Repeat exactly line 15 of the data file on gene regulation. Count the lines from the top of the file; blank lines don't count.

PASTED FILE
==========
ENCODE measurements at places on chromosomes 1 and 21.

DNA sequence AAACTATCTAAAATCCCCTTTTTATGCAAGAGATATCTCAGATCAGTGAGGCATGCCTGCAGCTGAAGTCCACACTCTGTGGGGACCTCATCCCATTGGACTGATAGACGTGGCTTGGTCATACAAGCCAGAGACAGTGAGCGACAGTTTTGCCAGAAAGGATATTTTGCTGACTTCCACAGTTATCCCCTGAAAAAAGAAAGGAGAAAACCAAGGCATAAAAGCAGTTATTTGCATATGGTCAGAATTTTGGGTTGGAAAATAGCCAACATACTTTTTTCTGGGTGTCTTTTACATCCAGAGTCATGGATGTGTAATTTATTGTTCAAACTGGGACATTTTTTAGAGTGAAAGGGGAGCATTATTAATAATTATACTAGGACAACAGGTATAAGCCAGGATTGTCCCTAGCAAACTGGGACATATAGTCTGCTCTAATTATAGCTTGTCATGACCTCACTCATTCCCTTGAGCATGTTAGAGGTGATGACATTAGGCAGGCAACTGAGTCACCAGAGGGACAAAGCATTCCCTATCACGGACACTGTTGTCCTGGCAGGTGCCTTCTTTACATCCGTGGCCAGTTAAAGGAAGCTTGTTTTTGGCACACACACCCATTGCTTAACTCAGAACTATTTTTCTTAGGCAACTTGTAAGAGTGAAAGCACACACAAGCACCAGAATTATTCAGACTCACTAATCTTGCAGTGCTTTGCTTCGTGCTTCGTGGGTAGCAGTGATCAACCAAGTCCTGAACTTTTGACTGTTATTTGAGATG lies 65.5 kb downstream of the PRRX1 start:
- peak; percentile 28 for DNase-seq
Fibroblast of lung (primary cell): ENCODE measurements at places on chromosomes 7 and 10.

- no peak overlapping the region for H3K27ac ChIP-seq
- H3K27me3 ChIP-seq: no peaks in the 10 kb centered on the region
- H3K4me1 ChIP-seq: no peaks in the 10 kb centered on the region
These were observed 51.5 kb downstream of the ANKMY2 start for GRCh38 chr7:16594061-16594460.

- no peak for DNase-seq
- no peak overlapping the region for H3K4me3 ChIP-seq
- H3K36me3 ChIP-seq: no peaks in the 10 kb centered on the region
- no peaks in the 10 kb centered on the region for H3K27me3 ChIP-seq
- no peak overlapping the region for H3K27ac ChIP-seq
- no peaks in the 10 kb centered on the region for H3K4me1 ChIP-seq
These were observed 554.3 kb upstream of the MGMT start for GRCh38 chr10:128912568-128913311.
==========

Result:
These were observed 554.3 kb upstream of the MGMT start for GRCh38 chr10:128912568-128913311.